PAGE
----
Thatched roofs are undergoing a revival within the context of aesthetic standards in France, especially in the vicinity of Nantes, in Brittany, more specifically in the Brière area. There are a few thatching businesses so it was not hard to find a contractor to construct the roof. The problem arose when it came to making the outer skin. French com-panies do not have the skills for work ing with this material on a vertical surface, so we had to find a company that was willing to learn. The entire team went to the Netherlands for a month to learn the technique. There, they do not use the traditional
technique of ‘sewingʼ individual sheaves onto a surface, but they rather use metal fastenings that fix sheaves onto a surface. This technique makes the ‘skinʼ denser and more resistant; the same technique is also used for the roof. The wooden walls and the construction are prefab ricated in a factory and assembled on site. The thatched skin is an entirely different story; one person covers 6m2 in a day. Here, 2000m2 had to be covered and it took us 10 months (consid ering that it was wintertime and that working conditions were hard).
Is there potential in using straw as a building material? What are the reasons that it is not used widely?
From an environmental perspective, straw is really interesting, especially if we take into account its insulation char-acteristics and the low environmental impact of its produc tion. Because it is compact, it does not quick ly become a breeding ground for insects. In the worst case scenario, moss starts growing on it but it does not damage the roof itself and it can take up to 30 years for the moss to cover the roof.
The Tåkern Visitor Center and Bird Sanctuary
Location: Lake Mjölby, Sweden
Client: Östergötland County Administrative Board
Photo credits: Åke Eson Lindman
Why did you decide to use the material?
The bird sanctuary Lake Tåkern is surrounded by reed. The lake is very shal low, and the reed must be cut down to keep the lake open. So the idea of using the material harvested next to the house came very naturally. Especially after we found out that the reed was sold to Denmark every year, where it was used to make roofs. For Tåkern we needed a whole year's »supply« of reed from the lake area and it takes one year to dry before it could be used.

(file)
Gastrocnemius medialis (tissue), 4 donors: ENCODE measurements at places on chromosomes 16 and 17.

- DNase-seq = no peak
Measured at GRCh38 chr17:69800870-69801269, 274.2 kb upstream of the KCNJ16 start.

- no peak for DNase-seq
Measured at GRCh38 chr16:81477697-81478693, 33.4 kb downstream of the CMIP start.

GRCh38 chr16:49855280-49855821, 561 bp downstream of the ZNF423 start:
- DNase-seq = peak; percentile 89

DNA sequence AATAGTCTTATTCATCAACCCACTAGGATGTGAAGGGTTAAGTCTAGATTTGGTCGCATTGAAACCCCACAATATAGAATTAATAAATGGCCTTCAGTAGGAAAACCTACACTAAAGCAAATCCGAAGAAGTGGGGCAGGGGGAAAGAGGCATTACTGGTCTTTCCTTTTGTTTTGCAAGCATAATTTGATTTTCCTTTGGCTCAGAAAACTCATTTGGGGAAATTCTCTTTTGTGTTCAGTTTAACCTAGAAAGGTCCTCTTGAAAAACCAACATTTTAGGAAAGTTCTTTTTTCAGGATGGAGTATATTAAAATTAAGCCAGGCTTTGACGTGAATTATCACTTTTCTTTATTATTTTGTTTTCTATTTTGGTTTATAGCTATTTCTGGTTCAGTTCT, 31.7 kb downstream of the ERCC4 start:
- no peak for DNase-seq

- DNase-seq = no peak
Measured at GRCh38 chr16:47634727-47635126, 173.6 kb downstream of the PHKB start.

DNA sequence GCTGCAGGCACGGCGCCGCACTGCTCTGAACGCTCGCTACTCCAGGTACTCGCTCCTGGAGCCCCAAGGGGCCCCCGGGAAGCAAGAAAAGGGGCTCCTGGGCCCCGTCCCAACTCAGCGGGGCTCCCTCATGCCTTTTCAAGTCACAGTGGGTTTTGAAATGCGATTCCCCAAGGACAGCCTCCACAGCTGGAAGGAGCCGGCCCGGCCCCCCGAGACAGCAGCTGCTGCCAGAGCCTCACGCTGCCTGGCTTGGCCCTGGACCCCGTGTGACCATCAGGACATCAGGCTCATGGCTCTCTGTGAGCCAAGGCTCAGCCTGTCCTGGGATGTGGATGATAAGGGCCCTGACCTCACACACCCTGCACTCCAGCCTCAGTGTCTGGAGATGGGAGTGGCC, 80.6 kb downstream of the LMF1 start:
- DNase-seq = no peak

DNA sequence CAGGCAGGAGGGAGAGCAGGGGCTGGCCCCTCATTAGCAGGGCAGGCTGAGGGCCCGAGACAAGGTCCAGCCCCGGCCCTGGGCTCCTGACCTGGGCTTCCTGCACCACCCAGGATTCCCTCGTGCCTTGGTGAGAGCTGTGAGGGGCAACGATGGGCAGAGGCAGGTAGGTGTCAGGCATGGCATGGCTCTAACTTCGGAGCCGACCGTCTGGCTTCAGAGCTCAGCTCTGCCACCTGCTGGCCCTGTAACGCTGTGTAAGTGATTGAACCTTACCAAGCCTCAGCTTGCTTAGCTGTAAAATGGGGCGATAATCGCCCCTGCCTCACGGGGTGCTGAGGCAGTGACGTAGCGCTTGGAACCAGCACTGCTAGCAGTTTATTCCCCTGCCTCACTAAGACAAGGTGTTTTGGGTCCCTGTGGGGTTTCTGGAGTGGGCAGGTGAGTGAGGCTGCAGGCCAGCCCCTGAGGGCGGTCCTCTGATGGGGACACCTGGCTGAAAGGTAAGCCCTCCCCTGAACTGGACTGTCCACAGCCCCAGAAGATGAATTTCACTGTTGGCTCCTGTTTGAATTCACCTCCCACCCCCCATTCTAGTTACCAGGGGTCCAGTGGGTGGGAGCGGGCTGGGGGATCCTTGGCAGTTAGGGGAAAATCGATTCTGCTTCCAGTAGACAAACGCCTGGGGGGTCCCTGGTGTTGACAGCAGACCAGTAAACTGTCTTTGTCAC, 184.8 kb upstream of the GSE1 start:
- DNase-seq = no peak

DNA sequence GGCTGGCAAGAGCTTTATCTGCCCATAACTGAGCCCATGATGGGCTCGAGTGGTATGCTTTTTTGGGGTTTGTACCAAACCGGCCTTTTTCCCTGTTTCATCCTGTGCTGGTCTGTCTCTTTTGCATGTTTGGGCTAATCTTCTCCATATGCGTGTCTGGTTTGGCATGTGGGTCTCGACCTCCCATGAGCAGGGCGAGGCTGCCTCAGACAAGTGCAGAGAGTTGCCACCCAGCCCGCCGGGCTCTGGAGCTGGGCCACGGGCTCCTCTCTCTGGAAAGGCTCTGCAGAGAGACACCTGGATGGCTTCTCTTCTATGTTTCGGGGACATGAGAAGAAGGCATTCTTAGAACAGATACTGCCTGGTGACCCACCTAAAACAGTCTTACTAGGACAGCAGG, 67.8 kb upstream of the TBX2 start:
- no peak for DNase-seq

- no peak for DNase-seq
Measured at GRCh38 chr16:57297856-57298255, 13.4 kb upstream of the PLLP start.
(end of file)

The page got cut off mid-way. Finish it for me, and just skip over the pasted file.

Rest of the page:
Is straw a traditional material in the region?
Straw has traditionally been used everywhere where there is a need for a cheap and easy way of cladding. Reed, harvested from lakes and shores, are slightly more sturdy than straw (from oat or wheat) but wherever there was an abundance of material, people found a way to use it.
You can still find specialists on roof clad ding. We found people from Poland, where cladding with reed and straw is more common than in Sweden.
What were the main challenges that you faced while working with the material: design/execution?
How was the building process? Did you employ a specialized builder?
Cladding with reed or straw works better the more steep the roof is, for the best durability the steep should be at least 45 degrees. This affected the design and opened for a monolithic interpretation of the volume. Cladding can cover all edges and corners seamlessly. The only fragile part is the ridge – the top of the roof. The reed were therefore replaced by glass on the ridge. This gave the exhibition space inside a nice, top-lit solution.
Is there potential in using straw as a building material? What are the reasons that it is not used widely?
Even though the material is cheap, it takes a lot of work to create a sturdy and beautiful roof. It is expensive, it will need to be maintained or replaced more often than tiles, for example. But if the work is done properly, the material has long durability, approximately 50-70 years. One big problem is the number of contractors that have the skills to do the work and the short period when it's possible to do it. If we had used only Swedish spe cialists we would probably have had to employ almost everyone in Sweden to get the job done.
However, it does give the building a wonderful camouflage that is most appropriate in an environment where the focus is bird-watching.
Thatched Hut in the Austrian Alps – SkinOverArmin Kammer, Anke Wollbrink, students of the
Location: Alps, Austria, Vorarlberg
Client: University of Stuttgart
Photo credits: arhiv IBBTE
Why did you decide to use the material? It was a very formal approach in the beginning. We realized that in their design work for a mountain hut the students attempt ed to design the full envelope – facade, and roof – out of a single material to generate a monolithic design.